How does one define a role model? For me it is someone whose qualities and achievements you admire. It made me think of the link between qualities and achievement; good qualities often lead to achievements, but not always because luck comes into it.
I asked my friends who their role models were, and it was a telling response that few could name a role model they look up to.
Perhaps it is age, when you are young, you have posters on the wall of sportsmen, musicians, political figures, but as you grow older it is hard to name a role model that you aspire to be like.
To ask someone who their role model is, is like asking them what their weaknesses are; humans admire qualities that we don’t have, like patience if you don’t have it.
If you asked any boy who their role model is, they reflexively say their father is; however few of my friends are even close enough with their fathers to seek advice.
It is ironic, young fathers are sometimes making the same mistakes that their fathers made; not bonding with their sons, being a stern and distant figure, an authority figure to be feared and not loved. When you think of life, you think you will get to 18, then you’ll be on your own, able to make your own choices, but all my friends have realised that fathers are more needed in adulthood than childhood.
Three good friends of mine lost their fathers recently, one to cancer, two in accidents, but the effect was the same; they were all torn up by so many things they wanted to tell they father but never did.
The most tragic was a friend whose father had battled cancer for years, he sat and tended to his father, washed him, fed him; and yet there was still this brick wall between them. His father only let his guard down for a second and said “you’ve turned out OK, you mother would have been proud.” My friend wanted to ask “what about you Papa, are you proud of me?” That is our culture, patriarchal, cold distant, ever to criticise and never to compliment.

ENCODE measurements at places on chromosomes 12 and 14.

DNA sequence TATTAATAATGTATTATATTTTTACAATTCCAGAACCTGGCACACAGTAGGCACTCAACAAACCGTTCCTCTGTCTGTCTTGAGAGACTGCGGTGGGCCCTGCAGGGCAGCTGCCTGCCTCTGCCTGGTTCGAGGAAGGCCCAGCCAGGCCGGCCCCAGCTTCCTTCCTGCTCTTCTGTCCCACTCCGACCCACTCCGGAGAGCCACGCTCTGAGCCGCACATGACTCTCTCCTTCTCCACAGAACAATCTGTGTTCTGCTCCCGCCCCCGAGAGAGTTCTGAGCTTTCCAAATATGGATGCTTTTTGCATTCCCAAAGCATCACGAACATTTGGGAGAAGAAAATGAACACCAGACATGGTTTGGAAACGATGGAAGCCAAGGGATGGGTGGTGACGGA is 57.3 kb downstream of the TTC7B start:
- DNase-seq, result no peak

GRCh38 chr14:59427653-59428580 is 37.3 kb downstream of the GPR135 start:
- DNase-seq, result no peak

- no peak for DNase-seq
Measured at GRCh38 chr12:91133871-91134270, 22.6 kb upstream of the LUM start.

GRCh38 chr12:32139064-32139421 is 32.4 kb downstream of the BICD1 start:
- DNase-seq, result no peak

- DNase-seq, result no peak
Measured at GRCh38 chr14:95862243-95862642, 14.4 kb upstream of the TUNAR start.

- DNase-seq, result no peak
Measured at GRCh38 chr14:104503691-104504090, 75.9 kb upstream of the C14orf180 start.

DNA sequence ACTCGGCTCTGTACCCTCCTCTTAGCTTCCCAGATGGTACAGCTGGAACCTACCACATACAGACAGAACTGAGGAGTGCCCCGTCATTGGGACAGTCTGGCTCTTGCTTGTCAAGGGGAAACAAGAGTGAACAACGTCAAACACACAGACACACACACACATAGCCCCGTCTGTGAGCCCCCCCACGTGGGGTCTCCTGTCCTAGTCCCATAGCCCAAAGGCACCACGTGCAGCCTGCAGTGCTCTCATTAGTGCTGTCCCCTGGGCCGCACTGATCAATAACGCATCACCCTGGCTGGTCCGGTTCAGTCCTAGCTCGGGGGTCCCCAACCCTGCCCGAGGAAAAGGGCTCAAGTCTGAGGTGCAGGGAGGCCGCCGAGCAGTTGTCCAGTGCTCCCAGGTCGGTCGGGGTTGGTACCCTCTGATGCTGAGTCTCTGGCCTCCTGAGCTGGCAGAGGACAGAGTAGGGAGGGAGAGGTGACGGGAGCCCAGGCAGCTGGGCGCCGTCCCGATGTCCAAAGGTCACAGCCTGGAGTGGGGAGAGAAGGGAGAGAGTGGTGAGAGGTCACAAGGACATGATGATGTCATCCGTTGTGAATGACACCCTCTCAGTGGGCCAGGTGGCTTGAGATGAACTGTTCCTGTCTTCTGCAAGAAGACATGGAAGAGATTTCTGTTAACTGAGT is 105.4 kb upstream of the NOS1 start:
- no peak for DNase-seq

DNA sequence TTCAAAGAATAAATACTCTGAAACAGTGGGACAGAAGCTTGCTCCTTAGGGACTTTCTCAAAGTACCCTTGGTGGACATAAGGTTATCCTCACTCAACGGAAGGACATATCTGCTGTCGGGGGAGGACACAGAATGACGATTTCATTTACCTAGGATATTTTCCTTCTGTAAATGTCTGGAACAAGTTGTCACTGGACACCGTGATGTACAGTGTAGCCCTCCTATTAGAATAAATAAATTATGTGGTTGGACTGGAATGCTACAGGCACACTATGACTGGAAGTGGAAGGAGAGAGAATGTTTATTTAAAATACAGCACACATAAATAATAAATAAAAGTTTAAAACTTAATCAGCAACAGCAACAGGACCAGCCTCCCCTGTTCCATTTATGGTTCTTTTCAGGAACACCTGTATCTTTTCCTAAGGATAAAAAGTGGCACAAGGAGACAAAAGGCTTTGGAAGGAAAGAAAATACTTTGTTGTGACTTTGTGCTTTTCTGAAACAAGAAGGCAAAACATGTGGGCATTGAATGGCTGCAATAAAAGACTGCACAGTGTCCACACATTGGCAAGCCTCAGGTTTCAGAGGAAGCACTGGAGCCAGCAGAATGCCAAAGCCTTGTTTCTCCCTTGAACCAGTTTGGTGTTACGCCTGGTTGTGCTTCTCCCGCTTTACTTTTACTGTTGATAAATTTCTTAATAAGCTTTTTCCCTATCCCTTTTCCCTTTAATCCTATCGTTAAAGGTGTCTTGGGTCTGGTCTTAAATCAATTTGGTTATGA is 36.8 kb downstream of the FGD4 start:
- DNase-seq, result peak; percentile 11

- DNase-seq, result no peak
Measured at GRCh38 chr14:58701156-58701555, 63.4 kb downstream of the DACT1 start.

One has to wonder how long this can go on, and whether the consequences of generations that are estranged with their fathers is going to do us good.
Africans are often torn between the modern and the traditional; maintaining values while gaining modern skills. Modern parenting is a very hard process; one cannot just beat your way to good parenting, so it is a constant negotiation process between children and parents.
Quite often mothers are the ones who handle the day to day work of raising kids, so fathers have a bigger gap to fill.
The Bible says how the sins of a father can follow descendants for generations; even in the world of psychiatry, generational patterns of behaviour can be repeated over and over.
When I look at my male friends, none of them is on good terms with their father, they might respect them, even fear them, surely they love them but they just aren’t close. Not close enough to ask advice, not close enough to ask for a reassuring hug, and certainly not close enough to talk freely.
And after all that, some men of my generation come home and ignore their kids, and bury their head in the newspaper, tell the kids to shut up whenever they laugh and play. And the cycle goes on………..